Over the last six or seven years it’s been on my mind that it’s the person’s experiences and stories that matter most. The product isn’t the most important part – it’s what you do in it. It’s really important that we keep ahead of that by creating stories, curating those experiences and showcasing them in a way that makes people want to engage. Now more than ever, people want to know who’s there, what the culture is like and how it’s going to make them feel.

Do you have any other islands planned?

I do – in detail. We want to eventually have five resorts and alongside that work on other experiences within the Maldives and ways to champion all of that. I created a club to speak to our customer through called Maldives Aficionado, with a rewards program and experiences threaded through it. We want to grow our loyalty through gifting experiences and also engaging people in their own country with events. That’s critical for our growth. I also want to develop another island that’s close to my heart and how I feel about the environment, while relating to mind, body and spirit in a creative way through design and installations. It will be 100 percent solar powered and free from first- and single-use plastic, but we’ll still give you that luxury, design-led experience. I’ve created the concept and I’m now working on making it happen. Another island would focus on a different customer profile, and we’d like to have boats people can stay on that also connect the islands. These are the things we can do as a small company, which is the dream.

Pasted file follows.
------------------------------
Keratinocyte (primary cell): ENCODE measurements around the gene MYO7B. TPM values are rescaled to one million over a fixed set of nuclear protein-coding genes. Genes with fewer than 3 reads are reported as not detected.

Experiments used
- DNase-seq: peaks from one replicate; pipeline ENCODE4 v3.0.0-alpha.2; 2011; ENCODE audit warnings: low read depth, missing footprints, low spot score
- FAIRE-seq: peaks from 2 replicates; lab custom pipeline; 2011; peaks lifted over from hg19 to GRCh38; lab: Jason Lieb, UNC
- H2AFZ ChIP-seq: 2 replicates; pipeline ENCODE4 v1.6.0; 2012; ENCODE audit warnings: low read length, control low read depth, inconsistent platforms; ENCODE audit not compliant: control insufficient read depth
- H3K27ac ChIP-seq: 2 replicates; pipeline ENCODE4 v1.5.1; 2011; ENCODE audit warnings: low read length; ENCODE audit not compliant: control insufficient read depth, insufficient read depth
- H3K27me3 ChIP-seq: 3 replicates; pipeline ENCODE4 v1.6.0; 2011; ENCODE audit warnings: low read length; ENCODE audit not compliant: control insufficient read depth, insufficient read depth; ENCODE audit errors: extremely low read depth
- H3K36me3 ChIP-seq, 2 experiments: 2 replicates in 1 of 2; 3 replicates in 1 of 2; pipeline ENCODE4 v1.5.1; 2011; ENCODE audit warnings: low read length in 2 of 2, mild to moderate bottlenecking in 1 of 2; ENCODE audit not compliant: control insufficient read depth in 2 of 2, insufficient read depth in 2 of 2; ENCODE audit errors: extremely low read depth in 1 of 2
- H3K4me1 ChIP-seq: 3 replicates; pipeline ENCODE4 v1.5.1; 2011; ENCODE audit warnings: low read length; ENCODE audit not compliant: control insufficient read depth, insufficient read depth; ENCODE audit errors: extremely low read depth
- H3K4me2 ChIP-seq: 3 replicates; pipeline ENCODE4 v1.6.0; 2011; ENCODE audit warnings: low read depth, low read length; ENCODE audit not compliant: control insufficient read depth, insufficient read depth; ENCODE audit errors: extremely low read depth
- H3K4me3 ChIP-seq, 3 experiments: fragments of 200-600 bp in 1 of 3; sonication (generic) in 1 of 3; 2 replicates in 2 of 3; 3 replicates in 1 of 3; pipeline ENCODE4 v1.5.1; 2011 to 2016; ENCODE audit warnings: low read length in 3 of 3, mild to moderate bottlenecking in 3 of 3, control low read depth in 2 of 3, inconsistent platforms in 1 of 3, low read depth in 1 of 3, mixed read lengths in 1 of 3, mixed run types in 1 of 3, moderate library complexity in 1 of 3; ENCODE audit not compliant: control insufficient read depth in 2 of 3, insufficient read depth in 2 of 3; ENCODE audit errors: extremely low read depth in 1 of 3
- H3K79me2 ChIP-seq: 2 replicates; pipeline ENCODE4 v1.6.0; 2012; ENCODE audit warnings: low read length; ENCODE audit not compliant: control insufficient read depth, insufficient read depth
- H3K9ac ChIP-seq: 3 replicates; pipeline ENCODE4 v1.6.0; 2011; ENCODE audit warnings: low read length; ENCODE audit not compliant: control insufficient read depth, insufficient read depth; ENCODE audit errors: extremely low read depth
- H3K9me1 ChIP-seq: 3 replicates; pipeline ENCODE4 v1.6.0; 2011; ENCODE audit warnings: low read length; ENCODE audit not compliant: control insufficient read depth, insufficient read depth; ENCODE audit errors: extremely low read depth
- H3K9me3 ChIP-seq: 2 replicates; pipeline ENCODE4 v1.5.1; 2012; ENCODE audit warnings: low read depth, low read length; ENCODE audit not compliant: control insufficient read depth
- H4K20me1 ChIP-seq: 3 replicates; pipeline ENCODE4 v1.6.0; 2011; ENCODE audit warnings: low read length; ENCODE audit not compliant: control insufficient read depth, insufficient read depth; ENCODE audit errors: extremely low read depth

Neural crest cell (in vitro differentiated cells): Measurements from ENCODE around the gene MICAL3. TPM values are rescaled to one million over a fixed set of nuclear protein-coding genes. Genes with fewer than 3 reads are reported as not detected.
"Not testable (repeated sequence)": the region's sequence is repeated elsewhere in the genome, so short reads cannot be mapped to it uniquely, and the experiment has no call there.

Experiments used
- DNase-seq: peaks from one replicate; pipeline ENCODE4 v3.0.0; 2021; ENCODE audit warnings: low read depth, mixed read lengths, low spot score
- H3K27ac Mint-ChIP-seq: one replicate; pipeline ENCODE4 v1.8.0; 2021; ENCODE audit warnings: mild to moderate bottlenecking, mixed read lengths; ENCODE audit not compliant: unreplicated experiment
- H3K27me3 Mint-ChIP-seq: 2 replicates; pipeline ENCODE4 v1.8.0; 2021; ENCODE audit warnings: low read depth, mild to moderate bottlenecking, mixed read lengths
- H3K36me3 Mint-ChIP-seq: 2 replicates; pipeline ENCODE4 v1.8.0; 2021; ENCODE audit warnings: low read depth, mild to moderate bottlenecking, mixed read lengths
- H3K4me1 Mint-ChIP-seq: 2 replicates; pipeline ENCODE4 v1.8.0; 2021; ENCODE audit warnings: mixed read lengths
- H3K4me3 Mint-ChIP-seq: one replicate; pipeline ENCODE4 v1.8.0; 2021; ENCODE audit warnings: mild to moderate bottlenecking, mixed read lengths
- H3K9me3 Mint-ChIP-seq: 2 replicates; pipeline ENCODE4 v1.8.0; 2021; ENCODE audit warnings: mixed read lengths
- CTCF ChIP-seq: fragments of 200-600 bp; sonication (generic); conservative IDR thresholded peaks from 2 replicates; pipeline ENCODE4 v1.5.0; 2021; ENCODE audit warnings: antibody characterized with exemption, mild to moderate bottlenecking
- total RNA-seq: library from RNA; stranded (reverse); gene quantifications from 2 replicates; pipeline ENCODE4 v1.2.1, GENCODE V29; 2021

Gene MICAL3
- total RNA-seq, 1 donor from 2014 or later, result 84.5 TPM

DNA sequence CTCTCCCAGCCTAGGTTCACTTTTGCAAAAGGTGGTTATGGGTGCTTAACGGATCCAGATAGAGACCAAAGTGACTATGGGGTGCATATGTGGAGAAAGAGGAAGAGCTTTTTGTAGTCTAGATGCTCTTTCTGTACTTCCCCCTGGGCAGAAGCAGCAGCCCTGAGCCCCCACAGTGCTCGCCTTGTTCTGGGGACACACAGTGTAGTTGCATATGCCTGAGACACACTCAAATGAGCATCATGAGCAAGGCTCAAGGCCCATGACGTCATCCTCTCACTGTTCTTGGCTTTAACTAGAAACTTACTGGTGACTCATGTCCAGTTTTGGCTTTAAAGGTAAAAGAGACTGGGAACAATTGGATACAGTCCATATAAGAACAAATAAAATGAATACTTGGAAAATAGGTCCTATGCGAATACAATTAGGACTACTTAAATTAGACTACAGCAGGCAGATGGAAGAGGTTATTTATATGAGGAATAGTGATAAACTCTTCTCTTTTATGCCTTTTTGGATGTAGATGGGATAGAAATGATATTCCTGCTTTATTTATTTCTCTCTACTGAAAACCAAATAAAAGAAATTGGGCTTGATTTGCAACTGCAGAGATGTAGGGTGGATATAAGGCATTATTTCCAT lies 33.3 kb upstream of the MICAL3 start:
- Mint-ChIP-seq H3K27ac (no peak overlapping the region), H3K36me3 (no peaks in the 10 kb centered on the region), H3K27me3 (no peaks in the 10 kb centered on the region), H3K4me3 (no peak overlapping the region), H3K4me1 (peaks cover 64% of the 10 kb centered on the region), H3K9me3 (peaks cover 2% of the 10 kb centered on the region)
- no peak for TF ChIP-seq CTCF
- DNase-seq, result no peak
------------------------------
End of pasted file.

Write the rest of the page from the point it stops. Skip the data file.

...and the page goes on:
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Images: Huvafen Fushi; Finolhu; Amilla Fushi

Amilla World Cup – Draw & Press Conference

Breaking News : 11:30 pm (IT) 6th June 2018- Amilla World Cup Draw was held last night, attended by all six managers of the participating teams for the press conference followed by the exciting match draw.

The match draw was done in two groups, with Group A being grouped with the most anticipated teams Australia, Brazil and Belgium. Many people in the crowd were very excited. The Group B has drawn with lots of noise from them, which included Portugal , Argentina and France.

The Final Draw: First Match is Australia & Brazil at 11 pm Island time on the 12th June.

The press conference was so lively with lots of strong comments coming from all Managers. I guess we will see who comes out on top!